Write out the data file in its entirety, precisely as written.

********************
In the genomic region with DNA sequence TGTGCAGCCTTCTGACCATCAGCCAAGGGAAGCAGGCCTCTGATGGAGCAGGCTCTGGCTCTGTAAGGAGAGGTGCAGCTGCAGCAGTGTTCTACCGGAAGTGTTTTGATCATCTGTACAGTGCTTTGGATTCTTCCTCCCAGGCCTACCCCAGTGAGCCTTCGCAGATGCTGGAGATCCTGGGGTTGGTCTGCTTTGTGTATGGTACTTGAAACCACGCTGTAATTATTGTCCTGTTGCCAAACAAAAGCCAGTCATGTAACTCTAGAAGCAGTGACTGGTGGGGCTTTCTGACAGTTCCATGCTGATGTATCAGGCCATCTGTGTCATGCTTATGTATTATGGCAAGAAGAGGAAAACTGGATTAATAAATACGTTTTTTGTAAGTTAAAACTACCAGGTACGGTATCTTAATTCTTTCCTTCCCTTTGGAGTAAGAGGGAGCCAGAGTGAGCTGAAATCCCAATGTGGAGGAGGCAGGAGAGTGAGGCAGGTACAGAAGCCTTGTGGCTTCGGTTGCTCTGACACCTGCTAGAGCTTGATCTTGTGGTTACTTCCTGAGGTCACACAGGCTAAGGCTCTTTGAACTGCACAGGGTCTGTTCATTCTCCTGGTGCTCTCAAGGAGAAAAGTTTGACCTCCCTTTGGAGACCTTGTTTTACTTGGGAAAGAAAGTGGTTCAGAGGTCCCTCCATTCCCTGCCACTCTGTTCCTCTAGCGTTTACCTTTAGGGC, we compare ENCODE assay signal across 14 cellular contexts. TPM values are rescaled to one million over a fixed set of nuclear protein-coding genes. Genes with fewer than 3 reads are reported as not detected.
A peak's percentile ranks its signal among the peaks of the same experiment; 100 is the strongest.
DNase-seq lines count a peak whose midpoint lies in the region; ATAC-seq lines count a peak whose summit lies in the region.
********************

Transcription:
In the genomic region with DNA sequence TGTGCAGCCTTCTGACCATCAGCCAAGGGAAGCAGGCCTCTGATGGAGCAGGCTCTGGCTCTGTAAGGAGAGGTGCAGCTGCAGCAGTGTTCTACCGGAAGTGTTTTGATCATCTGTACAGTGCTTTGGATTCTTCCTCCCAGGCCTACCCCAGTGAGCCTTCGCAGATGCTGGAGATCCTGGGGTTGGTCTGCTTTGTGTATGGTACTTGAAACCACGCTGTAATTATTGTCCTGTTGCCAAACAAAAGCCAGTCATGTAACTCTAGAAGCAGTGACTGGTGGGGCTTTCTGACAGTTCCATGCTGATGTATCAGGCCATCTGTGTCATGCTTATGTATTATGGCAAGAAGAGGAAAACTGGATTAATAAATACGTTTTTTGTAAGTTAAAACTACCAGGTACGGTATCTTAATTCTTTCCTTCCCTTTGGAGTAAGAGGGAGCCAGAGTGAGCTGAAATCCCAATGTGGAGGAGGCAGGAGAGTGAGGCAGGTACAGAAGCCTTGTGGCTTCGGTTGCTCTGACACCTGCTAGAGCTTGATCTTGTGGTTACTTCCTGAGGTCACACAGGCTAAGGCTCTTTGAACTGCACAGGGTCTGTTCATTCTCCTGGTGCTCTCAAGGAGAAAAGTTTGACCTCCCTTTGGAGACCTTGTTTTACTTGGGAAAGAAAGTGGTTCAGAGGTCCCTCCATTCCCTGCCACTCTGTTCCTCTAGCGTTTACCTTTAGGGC, we compare ENCODE assay signal across 14 cellular contexts. TPM values are rescaled to one million over a fixed set of nuclear protein-coding genes. Genes with fewer than 3 reads are reported as not detected.
A peak's percentile ranks its signal among the peaks of the same experiment; 100 is the strongest.
DNase-seq lines count a peak whose midpoint lies in the region; ATAC-seq lines count a peak whose summit lies in the region.